This subject considers the basic principles of competition law statutes applicable in North America, Europe and Australia/New Zealand, as well as relevant principles of the common law of restraint of trade. It then applies these principles in exploring a number of cutting-edge issues in the sports industry, including:

  • The formation and structure of sports leagues
  • Restrictive labour market practices (salary caps, drafts, limits on free mobility)
  • Collective agreements regarding broadcasting, internet commerce, sponsorship, merchandise, intellectual property licensing etc.
  • Competitive effects of league or federation rules regarding finances and ownership
  • Permissible and impermissible responses to creation of rival competitions.

Application of competition law precedents covers several recurring questions, including the availability of private remedies, market definition and the relevance of non-commercial purposes in justifying conduct that might be clearly unlawful in non-sports industries.

Although the subject assumes no prior knowledge of competition law, other than a review of foundational principles underlying various competition statutes, it offers students with competition law background an opportunity to apply their knowledge to a unique and intellectually challenging setting.

Learning Outcomes:

A student who has successfully completed this subject will:

  • Have an advanced and integrated understanding of the principles of competition law as they apply within the context of sport from international and comparative perspectives, including recent developments in these fields of law and practice
  • Be able to critically examine, analyse, interpret and assess the effectiveness of these legal principles
  • Be an engaged participant in debate regarding emerging and contemporary issues in the field, such as sports competition structures and labour market controls, including player drafts, compensation fees and salary caps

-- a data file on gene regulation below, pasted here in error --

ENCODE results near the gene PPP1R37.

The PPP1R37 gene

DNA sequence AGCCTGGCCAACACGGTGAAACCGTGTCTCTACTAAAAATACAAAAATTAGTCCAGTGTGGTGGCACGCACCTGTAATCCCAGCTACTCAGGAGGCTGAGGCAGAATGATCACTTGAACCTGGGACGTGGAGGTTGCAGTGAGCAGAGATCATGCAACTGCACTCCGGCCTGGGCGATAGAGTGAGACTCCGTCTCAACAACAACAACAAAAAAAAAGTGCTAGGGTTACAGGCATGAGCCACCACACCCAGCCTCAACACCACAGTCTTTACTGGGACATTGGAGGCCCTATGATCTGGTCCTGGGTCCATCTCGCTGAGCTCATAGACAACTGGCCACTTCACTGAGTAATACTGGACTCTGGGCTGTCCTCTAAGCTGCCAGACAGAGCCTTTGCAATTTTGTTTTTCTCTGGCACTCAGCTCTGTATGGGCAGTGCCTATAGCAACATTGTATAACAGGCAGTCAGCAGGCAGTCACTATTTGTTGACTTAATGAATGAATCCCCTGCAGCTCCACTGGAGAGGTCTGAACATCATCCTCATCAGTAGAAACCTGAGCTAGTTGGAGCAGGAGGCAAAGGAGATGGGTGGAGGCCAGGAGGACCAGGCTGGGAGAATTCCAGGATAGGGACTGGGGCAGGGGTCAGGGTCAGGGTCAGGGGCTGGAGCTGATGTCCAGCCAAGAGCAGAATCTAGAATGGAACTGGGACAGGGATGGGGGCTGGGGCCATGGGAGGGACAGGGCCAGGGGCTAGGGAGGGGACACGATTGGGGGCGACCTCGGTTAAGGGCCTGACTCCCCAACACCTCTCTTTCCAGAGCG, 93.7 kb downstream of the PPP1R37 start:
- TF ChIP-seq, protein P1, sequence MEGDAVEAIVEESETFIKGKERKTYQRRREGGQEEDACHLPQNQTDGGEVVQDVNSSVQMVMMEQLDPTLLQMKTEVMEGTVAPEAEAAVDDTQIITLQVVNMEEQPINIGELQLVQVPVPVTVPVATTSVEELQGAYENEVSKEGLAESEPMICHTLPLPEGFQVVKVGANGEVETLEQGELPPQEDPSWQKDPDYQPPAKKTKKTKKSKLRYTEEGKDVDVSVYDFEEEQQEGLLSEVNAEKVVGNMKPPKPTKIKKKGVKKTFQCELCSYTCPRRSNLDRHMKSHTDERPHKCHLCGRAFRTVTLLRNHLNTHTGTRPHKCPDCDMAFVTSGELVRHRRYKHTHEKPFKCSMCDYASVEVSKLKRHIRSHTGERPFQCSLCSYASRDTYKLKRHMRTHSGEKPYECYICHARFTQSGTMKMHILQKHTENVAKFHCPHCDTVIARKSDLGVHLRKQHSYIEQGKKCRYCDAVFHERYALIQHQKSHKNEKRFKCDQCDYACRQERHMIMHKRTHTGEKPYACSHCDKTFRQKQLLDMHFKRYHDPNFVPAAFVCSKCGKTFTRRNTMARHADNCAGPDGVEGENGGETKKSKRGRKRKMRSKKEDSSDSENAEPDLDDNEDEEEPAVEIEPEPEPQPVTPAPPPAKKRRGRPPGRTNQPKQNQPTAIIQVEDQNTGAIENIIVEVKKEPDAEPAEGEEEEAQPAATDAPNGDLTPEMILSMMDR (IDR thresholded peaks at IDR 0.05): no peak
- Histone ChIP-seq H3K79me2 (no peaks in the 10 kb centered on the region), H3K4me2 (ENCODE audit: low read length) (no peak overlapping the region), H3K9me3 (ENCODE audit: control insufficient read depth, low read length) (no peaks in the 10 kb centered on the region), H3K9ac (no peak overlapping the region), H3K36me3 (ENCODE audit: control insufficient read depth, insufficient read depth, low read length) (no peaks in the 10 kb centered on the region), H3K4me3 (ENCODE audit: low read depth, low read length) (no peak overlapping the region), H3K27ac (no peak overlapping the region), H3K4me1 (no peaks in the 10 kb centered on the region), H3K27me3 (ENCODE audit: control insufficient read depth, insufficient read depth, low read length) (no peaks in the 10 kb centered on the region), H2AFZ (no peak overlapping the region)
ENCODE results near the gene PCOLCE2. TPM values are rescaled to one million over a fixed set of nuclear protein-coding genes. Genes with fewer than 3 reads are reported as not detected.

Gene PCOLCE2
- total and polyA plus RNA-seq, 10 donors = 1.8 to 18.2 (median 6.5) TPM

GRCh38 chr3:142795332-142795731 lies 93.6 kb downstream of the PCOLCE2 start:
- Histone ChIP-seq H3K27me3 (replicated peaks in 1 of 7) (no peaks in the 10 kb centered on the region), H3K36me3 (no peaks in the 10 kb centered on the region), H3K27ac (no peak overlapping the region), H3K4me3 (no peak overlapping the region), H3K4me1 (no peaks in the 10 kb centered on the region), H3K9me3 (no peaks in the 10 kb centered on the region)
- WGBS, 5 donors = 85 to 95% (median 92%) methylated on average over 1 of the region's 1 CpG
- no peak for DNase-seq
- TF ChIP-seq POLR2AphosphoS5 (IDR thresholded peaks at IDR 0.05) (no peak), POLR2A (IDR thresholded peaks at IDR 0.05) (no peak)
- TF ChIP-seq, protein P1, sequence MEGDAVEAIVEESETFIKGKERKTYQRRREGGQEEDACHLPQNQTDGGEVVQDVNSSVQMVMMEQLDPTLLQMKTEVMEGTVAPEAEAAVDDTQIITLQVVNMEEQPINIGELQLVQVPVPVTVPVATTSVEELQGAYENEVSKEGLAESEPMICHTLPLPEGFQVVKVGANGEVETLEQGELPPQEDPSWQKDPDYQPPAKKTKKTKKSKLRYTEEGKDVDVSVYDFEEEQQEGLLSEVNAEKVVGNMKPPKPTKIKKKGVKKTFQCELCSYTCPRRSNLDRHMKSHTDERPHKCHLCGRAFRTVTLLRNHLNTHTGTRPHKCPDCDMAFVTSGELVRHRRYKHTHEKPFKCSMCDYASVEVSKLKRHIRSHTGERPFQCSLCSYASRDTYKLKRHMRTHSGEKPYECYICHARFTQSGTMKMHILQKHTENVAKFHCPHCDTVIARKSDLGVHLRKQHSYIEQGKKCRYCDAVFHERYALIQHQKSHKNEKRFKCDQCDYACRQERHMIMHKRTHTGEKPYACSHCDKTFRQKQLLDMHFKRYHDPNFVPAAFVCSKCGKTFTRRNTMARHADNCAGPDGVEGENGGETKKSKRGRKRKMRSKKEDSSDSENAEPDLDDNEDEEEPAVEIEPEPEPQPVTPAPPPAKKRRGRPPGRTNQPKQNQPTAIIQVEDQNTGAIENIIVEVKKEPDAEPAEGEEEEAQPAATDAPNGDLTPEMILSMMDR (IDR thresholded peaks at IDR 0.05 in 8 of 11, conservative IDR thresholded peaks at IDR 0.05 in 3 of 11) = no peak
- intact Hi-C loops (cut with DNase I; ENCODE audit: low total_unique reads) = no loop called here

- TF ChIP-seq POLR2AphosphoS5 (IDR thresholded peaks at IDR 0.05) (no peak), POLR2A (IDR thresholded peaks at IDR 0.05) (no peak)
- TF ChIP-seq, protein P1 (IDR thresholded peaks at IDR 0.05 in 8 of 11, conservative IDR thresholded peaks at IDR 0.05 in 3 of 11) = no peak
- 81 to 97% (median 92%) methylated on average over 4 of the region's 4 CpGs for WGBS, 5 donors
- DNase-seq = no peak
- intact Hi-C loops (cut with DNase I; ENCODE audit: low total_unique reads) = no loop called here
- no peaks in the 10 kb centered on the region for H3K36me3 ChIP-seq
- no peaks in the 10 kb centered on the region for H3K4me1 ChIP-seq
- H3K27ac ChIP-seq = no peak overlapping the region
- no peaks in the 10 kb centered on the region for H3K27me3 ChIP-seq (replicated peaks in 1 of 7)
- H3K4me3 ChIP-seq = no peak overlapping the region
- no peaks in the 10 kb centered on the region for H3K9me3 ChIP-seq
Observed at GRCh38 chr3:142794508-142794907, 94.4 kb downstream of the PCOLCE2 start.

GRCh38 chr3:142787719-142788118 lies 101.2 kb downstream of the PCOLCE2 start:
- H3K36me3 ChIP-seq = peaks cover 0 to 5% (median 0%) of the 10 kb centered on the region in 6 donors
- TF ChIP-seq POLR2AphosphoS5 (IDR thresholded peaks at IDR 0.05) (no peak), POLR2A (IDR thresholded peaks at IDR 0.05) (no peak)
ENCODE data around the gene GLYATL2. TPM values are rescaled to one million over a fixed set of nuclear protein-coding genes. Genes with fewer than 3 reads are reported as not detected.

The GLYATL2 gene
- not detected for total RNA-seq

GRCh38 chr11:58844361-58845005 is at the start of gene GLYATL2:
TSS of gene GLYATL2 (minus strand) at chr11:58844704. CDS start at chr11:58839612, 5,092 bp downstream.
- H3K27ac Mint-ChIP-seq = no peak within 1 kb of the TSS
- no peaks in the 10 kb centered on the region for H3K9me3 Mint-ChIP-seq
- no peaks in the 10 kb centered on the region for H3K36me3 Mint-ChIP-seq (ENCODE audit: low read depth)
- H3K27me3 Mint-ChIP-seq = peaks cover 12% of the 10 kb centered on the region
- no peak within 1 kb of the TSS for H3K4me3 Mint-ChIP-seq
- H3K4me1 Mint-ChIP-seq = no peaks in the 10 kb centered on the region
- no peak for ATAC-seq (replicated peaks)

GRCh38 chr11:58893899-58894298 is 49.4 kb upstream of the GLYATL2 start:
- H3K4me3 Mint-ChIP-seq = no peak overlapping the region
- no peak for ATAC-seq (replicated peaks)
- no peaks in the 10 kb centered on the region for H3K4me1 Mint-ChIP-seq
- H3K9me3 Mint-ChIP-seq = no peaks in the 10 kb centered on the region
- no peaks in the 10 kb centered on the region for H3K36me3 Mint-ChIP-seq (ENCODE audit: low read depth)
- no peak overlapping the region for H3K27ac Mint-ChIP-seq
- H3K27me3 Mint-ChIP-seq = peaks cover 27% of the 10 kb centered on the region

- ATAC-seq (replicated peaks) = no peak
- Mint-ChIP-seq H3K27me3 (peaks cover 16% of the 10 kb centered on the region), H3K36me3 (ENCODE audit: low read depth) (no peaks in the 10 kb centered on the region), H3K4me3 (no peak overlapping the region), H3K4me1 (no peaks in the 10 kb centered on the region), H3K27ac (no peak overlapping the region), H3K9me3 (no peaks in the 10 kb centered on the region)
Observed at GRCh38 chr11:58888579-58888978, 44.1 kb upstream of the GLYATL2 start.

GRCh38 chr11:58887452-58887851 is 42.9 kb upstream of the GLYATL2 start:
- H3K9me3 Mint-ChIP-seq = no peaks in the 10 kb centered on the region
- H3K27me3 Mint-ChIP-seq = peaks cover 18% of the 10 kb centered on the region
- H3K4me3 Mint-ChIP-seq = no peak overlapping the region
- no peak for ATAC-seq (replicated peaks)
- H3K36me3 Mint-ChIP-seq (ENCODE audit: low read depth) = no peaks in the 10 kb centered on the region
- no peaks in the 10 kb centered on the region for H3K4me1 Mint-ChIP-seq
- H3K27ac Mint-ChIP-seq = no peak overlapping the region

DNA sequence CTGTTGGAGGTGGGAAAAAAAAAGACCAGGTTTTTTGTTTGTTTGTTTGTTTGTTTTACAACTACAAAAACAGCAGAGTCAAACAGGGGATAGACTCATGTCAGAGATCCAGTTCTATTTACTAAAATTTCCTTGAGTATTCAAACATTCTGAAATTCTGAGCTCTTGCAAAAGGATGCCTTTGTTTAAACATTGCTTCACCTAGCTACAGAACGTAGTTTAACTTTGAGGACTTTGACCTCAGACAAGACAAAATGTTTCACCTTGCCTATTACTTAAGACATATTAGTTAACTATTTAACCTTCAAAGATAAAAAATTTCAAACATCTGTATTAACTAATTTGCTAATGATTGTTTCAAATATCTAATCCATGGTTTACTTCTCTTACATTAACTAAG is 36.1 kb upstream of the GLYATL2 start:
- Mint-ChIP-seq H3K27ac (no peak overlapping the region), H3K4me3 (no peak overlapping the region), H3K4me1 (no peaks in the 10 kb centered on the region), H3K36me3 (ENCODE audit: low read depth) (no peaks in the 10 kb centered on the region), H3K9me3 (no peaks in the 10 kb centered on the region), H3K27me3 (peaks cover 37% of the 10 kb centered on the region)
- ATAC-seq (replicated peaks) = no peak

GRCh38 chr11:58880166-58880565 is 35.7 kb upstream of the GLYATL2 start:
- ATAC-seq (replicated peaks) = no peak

• Have a sophisticated appreciation of the factors and processes driving parliamentary and sporting body revision of the legal and regulatory framework both domestically and internationally
  • Have an advanced understanding of situations in which competition law issues may arise in sport industry and management practices
  • Have the cognitive and technical skills to generate critical and creative ideas relating to competition law issues in sport, and to critically evaluate existing legal and regulatory theories, principles and concepts with creativity and autonomy
  • Have the cognitive and technical skills to independently examine, research and analyse existing and emerging legal issues relating to competition law in sport
  • Have the communication skills to clearly articulate and convey complex information regarding competition law issues relevant to specialist and non-specialist audiences
  • Be able to demonstrate autonomy, expert judgment and responsibility as a practitioner and learner in the field of competition law in sport.

10,000 word research paper (100%) (19 October) on a topic approved by the subject coordinator

Prescribed Texts:

Core subject materials will be provided free of charge to all students. Some subjects require further texts to be purchased. Details regarding any prescribed texts will be provided prior to the commencement of the subject.

Breadth Options:

This subject is not available as a breadth subject.

Fees Information: Subject EFTSL, Level, Discipline & Census Date
Links to further information:

This subject has a quota of 30 students. Please refer to the website for further information about the management of subject quotas and waitlists.

Related Course(s): Graduate Diploma in Competition and Consumer Law
Graduate Diploma in Legal Studies
Graduate Diploma in Sports Law
Master of Commercial Law
Master of Competition and Consumer Law
Master of Laws